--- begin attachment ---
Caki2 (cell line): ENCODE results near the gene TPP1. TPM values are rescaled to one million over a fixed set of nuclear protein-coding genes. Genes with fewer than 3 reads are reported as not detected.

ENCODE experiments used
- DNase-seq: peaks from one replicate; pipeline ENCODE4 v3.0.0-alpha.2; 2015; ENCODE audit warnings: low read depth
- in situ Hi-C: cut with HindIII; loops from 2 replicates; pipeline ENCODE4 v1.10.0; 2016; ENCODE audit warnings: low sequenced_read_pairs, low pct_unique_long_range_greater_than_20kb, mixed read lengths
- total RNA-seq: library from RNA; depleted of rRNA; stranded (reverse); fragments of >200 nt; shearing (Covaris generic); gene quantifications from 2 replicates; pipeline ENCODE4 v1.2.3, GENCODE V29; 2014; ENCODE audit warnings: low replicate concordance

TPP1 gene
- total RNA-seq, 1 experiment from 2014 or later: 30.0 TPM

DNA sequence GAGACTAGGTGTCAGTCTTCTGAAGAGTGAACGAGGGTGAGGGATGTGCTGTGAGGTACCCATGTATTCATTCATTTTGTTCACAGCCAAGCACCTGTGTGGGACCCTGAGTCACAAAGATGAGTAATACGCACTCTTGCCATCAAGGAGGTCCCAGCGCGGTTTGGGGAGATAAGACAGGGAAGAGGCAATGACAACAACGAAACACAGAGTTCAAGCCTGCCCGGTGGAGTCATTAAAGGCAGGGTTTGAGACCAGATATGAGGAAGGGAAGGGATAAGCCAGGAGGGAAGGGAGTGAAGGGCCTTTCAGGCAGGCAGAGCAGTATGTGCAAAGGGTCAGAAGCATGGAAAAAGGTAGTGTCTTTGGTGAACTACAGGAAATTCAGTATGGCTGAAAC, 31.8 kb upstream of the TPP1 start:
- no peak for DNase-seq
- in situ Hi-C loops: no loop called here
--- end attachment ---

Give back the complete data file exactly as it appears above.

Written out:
Caki2 (cell line): ENCODE results near the gene TPP1. TPM values are rescaled to one million over a fixed set of nuclear protein-coding genes. Genes with fewer than 3 reads are reported as not detected.

ENCODE experiments used
- DNase-seq: peaks from one replicate; pipeline ENCODE4 v3.0.0-alpha.2; 2015; ENCODE audit warnings: low read depth
- in situ Hi-C: cut with HindIII; loops from 2 replicates; pipeline ENCODE4 v1.10.0; 2016; ENCODE audit warnings: low sequenced_read_pairs, low pct_unique_long_range_greater_than_20kb, mixed read lengths
- total RNA-seq: library from RNA; depleted of rRNA; stranded (reverse); fragments of >200 nt; shearing (Covaris generic); gene quantifications from 2 replicates; pipeline ENCODE4 v1.2.3, GENCODE V29; 2014; ENCODE audit warnings: low replicate concordance

TPP1 gene
- total RNA-seq, 1 experiment from 2014 or later: 30.0 TPM

DNA sequence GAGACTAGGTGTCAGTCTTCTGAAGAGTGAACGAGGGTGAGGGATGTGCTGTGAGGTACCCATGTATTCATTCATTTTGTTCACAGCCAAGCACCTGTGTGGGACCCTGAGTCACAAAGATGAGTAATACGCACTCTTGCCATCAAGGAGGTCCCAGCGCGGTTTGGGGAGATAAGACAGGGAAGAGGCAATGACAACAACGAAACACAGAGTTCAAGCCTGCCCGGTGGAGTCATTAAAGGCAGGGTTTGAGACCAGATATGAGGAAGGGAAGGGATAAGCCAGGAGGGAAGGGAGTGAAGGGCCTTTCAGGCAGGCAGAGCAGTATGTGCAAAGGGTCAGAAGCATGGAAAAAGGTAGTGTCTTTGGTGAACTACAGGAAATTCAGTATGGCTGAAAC, 31.8 kb upstream of the TPP1 start:
- no peak for DNase-seq
- in situ Hi-C loops: no loop called here